The "first degree of merit" corresponds to the “conversion" - similar to pabbajjā, the "departure" of the ancient Buddhist teaching: a man turns from the outer world toward the inner world. The illuminated, extrasamsāric "I" is here portrayed as a king to whom one declares allegiance. The second degree of merit is “service" - that is to say, faithfulness and loyalty to this inner sovereign. The third degree is "valor," what one must show when confronting and combating all opposition to the king. Then there is the "merit of him who cooperates," due to one who is not simply good at defense and fighting, but who is admitted to the positive government of the state. The final degree of merit: "beyond merit" or "merit that is not merit" (an expression to be understood in the same sense as "acting without acting") is the degree of the king himself, whose nature one assumes. Here action ceases or, if you prefer, action is manifested in the form of nonaction, of spontaneity. The being and the law are here identical.


And now the second Zen symbolism, made up of ten well-known illustrations corresponding to ten episodes in the adventures of a drover and a bull. The mind - represented in the preceding allegory, by the king - or rather, "illumination," the bodhi element, is conceived as a precious stone, always fresh and pure, even when buried in dust. It has to be found as the drover seeks a bull. The first figure is, in fact, uncertain search. The second is hope: the animal has not yet been seen, but its tracks have been sighted. Third: the bull is seen in the distance, and a cautious advance toward it is made. Fourth: the animal is suddenly seized, and it tries in vain to escape. Fifth: the animal is tamed, mastered, and fed, so that finally it follows the drover as if it were his shadow. Sixth: the drover is carried home by this animal that serves him as a mount. Seventh: "the forgetting of the animal and the remembering of the man." Eighth: "the forgetting both of the bull and of the man” - the corresponding figure gives only a large empty circle: we are at the point of overcoming all dualism in the "void," in liberated consciousness. Ninth: return to the origins and to the source - we remember the Zen saying: "rediscover your own face as it was before the world." Last figure: going into the town with the hands open; this phase should be compared with that in which, once again, "mountains are mountains and waters, waters." It is the point at which transcendency becomes the clarity of an immanence that is free from the stain of the "I"; it is the state in which there is nothing that comes or goes, that enters or leaves. As a corollary of this, some Zen masters have declared that self-application and self- concentration and the seeking of solitary and silent places belong to the heterodox teachings. "Do not be attached to anything whatsoever: if you understand this, walking or standing, sitting or lying, you will never cease to be in the state of Zen, in the state of contemplation and of illumination.”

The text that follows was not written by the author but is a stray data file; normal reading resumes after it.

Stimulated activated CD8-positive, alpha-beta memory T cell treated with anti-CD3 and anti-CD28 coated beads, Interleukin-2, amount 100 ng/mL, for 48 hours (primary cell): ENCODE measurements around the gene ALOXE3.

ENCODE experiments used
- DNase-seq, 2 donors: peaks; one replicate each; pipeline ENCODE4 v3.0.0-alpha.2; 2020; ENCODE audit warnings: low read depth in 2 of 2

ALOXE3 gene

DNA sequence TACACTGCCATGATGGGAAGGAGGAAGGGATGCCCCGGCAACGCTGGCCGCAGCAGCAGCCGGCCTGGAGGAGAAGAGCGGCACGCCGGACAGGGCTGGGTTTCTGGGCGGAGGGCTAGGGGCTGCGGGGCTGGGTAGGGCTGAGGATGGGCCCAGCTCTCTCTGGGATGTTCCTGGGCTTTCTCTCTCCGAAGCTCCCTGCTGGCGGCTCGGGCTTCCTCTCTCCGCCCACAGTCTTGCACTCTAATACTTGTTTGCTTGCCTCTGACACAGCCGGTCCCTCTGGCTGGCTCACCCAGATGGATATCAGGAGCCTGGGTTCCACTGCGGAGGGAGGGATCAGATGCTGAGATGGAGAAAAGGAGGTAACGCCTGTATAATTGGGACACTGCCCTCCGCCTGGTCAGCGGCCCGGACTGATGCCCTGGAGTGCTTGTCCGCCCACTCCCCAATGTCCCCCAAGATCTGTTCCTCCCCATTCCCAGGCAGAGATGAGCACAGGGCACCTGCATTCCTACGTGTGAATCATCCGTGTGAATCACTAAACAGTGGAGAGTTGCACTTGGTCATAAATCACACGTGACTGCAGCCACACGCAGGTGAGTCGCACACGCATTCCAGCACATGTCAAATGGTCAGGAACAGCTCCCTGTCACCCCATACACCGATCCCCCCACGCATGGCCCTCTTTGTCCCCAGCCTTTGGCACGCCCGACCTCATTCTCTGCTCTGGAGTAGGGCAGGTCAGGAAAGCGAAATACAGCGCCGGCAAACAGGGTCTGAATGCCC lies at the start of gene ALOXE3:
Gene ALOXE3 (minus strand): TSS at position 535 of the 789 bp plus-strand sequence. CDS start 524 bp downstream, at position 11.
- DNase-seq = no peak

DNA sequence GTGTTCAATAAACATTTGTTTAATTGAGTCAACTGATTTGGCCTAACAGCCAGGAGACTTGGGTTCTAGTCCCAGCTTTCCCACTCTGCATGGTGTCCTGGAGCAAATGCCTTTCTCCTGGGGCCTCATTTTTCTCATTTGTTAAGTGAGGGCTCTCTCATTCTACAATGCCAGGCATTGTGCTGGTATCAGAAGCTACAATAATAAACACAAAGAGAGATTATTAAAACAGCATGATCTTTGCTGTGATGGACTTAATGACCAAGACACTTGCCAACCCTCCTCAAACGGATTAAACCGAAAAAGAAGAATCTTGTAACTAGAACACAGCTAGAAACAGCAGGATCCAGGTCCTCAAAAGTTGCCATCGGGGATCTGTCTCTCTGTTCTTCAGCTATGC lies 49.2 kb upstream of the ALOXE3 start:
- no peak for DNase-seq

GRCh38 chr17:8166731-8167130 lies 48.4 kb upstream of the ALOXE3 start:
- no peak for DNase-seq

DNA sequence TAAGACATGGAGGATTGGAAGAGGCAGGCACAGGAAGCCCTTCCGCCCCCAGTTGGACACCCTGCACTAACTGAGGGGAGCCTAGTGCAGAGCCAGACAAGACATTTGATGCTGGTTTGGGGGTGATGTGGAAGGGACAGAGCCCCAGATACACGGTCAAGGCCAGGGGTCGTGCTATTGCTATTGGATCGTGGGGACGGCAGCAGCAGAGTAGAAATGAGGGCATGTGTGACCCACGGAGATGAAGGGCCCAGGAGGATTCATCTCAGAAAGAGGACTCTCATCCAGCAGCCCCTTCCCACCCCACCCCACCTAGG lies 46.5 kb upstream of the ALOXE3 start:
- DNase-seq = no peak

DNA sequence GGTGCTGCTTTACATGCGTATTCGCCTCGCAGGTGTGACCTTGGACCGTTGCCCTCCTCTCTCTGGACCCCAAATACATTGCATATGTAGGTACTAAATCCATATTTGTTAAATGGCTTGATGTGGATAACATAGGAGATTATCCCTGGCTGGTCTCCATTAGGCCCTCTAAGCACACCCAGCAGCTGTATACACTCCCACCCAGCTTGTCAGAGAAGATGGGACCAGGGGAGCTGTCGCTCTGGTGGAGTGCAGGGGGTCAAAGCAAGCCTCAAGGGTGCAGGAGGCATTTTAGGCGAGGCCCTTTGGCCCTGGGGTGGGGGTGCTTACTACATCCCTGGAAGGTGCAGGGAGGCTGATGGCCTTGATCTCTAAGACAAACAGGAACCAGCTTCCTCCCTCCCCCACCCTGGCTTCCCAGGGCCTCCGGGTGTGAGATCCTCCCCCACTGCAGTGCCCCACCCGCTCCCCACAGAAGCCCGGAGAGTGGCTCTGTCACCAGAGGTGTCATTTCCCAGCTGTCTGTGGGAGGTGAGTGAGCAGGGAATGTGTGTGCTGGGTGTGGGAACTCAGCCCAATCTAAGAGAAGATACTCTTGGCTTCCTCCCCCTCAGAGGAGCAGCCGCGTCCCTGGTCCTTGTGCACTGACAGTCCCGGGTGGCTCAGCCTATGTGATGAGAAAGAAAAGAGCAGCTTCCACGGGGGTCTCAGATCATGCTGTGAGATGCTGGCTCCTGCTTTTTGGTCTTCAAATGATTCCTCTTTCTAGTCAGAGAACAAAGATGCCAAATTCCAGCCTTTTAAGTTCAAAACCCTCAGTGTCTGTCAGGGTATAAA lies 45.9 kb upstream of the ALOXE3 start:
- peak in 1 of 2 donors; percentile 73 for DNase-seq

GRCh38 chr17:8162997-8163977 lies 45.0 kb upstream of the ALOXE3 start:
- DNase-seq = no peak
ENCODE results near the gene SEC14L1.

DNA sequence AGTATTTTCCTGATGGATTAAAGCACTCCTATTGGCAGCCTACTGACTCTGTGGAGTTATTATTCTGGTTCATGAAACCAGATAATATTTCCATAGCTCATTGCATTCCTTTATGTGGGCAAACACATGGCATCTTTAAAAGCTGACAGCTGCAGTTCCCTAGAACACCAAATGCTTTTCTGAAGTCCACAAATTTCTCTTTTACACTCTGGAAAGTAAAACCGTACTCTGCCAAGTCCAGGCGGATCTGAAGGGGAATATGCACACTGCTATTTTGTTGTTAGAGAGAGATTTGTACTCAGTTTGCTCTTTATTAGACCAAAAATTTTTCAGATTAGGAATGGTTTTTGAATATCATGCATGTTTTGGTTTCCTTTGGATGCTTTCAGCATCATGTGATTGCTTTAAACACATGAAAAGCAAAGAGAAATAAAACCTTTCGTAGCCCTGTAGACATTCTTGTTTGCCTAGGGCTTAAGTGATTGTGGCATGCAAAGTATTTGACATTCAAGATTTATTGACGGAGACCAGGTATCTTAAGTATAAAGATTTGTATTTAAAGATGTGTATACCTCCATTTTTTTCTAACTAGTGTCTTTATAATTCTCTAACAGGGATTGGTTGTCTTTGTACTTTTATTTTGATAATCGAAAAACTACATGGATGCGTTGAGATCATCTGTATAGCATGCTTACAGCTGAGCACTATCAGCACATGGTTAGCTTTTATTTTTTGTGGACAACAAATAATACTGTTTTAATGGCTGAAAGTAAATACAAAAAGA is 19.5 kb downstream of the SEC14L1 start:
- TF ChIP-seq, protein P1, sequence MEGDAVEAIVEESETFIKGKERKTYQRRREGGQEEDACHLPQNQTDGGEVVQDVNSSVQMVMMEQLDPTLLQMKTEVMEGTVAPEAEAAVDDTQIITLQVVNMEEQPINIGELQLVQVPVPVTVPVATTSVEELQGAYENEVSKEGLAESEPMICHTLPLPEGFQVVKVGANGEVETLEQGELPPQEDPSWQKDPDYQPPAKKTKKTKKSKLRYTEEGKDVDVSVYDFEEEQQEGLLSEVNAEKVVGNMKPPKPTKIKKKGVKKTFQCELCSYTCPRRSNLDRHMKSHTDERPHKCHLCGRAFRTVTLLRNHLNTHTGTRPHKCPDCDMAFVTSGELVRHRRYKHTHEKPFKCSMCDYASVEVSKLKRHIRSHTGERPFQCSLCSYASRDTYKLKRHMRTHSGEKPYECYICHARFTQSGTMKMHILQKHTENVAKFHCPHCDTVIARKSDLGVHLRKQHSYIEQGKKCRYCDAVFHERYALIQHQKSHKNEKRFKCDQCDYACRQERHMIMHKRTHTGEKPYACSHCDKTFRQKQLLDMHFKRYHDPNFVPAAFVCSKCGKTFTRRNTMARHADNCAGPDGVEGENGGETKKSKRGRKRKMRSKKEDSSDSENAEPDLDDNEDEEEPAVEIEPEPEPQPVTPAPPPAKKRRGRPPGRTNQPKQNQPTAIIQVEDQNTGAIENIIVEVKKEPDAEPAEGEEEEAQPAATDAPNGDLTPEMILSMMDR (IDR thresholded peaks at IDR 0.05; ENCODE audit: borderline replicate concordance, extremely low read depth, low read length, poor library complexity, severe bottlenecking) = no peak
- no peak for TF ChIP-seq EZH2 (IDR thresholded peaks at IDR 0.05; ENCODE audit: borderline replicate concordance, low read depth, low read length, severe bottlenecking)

The Zen masters teach that the blessed order of the ancient Ariya, seated round Prince Siddhattha, is even now gathered at the Vulture's Peak, that is to say, at the symbolical place where, in the Mahāyana texts, the Awakened One is supposed most frequently to have spoken and that expresses the traditional idea of the "center," the "center of the world."

 

JULIUS EVOLA





 

 

click here to return to JuliusEvola.Net /text archive